Shortly after, that Saturday morning, Shelton came hurriedly down the hospital corridor and signalled me to grab the telephone in the solitary booth in the hospital vicinity, before anyone else got hold of it. As he approached me he grimaced indicating that it was all finished. Shelton took the receiver from me and phoned through to Moldrich that the PM had passed away.

When I reached the Times news room at 9.25 am, the first edition of the Saturday Times of Ceylon was already out. The headline read “The Prime Minister is dead.”

Joked with the doctors

A few hours after the operation the previous day, the PM had joked with the doctors and nurses around his bedside.

He had asked one of the Nurses “How am I doing?” She replied “You are doing fine, Sir.” “Yes I am an old man and have undergone a five hour stomach operation but I still have guts,” the PM declared.

The Buddhist monk who carried out the assassination was Talduwe Somarama Thero, an eye specialist and a visiting lecturer at the College of Indigenous Medicine, Borella and also of the Amaravihare, Obeysekere Town.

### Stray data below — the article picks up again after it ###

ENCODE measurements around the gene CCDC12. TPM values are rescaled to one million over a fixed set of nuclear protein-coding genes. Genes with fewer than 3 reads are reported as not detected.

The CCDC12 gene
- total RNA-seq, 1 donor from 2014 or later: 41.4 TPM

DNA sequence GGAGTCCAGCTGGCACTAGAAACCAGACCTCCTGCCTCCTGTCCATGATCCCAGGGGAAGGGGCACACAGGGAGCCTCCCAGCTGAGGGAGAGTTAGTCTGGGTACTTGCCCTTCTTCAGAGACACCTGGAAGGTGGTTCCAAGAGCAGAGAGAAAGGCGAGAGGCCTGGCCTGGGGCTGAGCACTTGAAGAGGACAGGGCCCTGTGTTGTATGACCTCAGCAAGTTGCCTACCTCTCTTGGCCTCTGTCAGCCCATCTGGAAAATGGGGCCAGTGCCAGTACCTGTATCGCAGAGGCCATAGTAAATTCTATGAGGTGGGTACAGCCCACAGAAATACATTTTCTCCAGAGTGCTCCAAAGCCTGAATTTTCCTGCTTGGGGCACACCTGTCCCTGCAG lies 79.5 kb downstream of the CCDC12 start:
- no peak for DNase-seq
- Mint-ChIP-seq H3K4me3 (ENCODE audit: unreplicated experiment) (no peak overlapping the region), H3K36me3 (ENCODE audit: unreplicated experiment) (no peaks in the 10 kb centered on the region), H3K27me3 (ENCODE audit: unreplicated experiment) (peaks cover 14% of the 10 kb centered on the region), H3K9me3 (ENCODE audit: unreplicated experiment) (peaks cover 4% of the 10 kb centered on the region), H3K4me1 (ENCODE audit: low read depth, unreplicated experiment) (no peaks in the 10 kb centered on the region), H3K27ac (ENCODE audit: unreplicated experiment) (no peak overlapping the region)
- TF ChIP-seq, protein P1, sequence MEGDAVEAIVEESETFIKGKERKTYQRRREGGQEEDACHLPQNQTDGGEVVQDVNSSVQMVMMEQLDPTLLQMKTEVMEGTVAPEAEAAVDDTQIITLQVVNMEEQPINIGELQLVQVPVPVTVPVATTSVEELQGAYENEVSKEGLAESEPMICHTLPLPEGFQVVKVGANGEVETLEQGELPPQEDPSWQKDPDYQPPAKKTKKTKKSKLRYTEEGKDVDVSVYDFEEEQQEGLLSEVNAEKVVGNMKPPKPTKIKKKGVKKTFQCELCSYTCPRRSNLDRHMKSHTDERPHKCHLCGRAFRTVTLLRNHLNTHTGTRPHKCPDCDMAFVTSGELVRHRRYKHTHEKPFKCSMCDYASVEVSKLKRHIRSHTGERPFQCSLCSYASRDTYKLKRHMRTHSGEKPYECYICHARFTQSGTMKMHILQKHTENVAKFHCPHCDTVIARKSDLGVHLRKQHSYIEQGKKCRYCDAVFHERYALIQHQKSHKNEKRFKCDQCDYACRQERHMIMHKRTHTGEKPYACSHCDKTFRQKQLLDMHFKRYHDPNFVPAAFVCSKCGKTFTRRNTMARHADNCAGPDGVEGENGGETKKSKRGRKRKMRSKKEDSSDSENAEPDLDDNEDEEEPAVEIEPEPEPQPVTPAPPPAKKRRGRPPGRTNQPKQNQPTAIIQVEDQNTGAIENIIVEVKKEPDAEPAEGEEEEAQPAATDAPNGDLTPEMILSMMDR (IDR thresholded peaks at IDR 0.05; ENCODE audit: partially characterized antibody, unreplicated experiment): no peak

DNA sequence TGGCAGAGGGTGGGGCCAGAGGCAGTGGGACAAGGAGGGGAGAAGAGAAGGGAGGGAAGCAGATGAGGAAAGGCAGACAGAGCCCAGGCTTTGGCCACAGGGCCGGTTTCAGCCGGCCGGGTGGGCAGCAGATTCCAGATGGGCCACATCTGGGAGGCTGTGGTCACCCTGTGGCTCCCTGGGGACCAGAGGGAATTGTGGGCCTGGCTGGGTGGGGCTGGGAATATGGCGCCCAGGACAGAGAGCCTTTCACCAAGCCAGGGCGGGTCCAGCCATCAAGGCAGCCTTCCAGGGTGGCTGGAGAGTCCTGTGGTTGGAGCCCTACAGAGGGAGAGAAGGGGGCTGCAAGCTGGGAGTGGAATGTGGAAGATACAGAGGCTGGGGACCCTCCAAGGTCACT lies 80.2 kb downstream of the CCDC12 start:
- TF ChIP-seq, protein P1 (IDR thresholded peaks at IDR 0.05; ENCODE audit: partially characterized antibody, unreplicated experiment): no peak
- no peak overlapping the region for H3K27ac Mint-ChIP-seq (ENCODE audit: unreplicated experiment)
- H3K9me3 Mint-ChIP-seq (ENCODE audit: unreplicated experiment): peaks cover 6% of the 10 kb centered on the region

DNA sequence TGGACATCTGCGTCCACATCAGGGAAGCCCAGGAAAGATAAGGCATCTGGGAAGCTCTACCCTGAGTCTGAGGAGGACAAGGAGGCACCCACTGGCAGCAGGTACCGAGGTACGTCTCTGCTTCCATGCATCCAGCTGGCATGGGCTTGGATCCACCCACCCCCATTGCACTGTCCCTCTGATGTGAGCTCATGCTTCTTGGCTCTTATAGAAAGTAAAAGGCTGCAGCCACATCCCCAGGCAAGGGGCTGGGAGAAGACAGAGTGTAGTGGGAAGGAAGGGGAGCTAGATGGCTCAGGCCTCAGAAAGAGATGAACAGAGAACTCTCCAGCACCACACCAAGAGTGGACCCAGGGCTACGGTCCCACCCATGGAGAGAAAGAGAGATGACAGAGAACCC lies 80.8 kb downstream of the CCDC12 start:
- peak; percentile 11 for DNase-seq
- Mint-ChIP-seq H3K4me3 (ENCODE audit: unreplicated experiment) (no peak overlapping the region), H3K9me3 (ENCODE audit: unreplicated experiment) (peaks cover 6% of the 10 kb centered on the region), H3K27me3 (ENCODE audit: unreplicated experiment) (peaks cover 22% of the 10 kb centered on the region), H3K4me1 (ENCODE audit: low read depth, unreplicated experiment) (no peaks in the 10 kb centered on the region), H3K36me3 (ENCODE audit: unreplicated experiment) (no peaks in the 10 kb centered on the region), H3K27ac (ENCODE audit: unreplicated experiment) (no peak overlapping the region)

The official bulletin on the PM’s death stated; “The condition of the Prime Minister suddenly took a turn for the worse about 7 am. There was a sudden alteration of the action of the heart and his condition deteriorated very rapidly. He passed off peacefully about 8 o’clock.”

Sgd. Dr. P.R. Anthonis Dr. T.D.H. Perera and Dr. M.J.A. Sandrasagara.

Shortly after the news of the death spread throughout the country, there were several incidents where Buddhist monks had been abused, harangued and even assaulted. This resulted in the monks fearing to step out of their temple premises and were mostly confined indoors for about six weeks, after the assassination.

A verdict of homicide was recorded by the City Coroner J.N.C Tiruchelvam J.P.U.M at the inquest. He said “death was due to shock and haemorrhage resulting from multiple injuries to the thoracic and abdominal organs.”